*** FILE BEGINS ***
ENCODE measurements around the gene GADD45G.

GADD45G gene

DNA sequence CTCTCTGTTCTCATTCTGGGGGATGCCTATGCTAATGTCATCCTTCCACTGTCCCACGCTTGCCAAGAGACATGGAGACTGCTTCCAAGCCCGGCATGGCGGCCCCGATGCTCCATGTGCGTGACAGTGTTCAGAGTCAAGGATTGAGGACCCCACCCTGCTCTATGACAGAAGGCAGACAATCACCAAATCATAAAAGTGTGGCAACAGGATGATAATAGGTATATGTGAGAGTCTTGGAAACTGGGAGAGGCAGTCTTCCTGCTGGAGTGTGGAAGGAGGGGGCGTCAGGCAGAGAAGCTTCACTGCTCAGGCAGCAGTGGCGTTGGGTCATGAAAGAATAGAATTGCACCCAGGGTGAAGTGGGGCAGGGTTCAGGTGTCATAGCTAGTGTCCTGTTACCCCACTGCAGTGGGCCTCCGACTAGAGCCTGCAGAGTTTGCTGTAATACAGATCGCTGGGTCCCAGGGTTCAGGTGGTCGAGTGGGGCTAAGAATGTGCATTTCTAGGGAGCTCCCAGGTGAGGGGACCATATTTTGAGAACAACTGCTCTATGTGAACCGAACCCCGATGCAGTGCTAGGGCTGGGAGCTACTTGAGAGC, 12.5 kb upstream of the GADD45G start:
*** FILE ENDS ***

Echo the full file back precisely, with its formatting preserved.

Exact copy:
ENCODE measurements around the gene GADD45G.

GADD45G gene

DNA sequence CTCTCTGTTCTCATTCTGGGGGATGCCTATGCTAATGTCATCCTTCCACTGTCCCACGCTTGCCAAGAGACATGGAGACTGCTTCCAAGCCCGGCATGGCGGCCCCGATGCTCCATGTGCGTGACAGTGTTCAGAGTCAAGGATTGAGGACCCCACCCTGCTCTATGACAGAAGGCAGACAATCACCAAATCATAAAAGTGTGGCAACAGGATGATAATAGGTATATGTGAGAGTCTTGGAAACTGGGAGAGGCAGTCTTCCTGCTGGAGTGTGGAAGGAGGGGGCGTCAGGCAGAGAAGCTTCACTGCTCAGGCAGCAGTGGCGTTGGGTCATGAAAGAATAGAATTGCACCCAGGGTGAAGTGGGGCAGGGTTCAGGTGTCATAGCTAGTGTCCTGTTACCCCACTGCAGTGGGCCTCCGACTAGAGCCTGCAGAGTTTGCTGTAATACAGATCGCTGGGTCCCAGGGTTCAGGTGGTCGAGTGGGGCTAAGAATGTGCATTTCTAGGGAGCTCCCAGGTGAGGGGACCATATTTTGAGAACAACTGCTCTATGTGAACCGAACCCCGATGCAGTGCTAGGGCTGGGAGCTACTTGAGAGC, 12.5 kb upstream of the GADD45G start: